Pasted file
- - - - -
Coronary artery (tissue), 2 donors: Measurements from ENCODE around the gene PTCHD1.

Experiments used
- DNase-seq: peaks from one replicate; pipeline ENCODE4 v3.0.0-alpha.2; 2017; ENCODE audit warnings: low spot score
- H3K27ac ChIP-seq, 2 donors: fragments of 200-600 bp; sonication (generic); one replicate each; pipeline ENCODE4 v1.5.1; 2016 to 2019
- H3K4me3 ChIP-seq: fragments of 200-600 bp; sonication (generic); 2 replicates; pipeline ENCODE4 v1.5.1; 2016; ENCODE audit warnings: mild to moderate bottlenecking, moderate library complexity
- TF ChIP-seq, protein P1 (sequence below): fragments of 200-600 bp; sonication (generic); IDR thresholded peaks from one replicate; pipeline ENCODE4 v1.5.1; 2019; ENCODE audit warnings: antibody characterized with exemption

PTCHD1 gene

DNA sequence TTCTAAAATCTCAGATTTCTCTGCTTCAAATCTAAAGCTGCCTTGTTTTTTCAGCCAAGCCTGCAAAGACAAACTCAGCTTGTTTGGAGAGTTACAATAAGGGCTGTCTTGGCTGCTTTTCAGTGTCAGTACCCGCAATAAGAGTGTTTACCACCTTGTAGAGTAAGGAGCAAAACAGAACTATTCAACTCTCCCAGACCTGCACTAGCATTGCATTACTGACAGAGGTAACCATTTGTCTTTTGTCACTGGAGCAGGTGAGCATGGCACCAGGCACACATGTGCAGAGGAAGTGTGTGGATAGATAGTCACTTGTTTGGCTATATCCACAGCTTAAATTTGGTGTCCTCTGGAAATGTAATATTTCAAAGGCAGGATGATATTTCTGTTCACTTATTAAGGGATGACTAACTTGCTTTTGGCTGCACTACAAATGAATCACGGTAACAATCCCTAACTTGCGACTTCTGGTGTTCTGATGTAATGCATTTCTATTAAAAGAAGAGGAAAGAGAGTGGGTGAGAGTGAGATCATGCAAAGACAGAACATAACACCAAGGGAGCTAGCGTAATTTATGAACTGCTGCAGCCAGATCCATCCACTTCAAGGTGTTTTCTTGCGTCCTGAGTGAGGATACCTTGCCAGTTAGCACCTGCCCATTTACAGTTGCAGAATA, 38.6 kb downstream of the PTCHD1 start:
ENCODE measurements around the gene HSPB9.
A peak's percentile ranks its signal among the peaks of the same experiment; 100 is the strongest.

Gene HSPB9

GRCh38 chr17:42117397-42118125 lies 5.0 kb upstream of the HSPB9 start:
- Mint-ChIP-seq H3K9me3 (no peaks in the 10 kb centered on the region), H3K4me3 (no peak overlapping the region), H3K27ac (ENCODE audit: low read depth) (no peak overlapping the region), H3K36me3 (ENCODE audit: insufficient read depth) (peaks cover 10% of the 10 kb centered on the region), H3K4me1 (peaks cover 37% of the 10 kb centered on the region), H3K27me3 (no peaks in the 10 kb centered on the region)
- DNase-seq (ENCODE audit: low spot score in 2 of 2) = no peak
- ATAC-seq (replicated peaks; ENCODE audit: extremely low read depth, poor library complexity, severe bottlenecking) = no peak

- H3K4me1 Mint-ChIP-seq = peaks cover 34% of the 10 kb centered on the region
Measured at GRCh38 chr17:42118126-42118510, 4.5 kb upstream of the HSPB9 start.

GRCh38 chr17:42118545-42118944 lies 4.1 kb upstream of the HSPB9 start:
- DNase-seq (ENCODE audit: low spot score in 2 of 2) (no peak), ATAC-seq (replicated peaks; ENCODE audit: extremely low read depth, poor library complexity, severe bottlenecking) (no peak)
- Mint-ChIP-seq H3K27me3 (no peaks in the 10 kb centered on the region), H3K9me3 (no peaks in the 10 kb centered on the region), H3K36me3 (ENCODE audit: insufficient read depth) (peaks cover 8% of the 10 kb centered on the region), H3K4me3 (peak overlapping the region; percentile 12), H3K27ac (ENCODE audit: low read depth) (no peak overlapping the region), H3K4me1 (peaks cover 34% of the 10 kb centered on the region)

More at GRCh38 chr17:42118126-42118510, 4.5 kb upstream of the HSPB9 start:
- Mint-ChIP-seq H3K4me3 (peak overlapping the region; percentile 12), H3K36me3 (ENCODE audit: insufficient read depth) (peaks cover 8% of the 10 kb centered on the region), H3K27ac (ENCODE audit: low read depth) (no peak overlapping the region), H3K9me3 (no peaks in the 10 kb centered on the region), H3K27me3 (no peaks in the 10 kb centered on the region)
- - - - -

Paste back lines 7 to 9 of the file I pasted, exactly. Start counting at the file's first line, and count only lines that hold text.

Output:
PTCHD1 gene

DNA sequence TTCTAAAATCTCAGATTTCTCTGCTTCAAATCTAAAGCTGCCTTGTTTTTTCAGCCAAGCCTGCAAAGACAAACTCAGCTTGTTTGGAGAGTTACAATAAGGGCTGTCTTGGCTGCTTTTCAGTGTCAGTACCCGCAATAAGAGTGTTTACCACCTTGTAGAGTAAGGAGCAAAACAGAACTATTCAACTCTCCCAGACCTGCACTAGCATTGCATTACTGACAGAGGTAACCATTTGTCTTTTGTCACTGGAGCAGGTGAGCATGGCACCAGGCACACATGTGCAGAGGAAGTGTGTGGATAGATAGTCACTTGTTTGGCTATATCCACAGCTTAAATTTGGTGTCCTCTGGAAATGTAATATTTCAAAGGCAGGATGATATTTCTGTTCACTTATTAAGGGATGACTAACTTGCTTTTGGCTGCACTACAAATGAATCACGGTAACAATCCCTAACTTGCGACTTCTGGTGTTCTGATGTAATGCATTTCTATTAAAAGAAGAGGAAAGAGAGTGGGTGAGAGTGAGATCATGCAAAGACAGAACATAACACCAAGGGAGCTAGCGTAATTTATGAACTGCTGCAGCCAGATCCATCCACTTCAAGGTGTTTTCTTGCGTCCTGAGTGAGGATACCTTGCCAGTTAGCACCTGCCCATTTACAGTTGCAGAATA, 38.6 kb downstream of the PTCHD1 start:
ENCODE measurements around the gene HSPB9.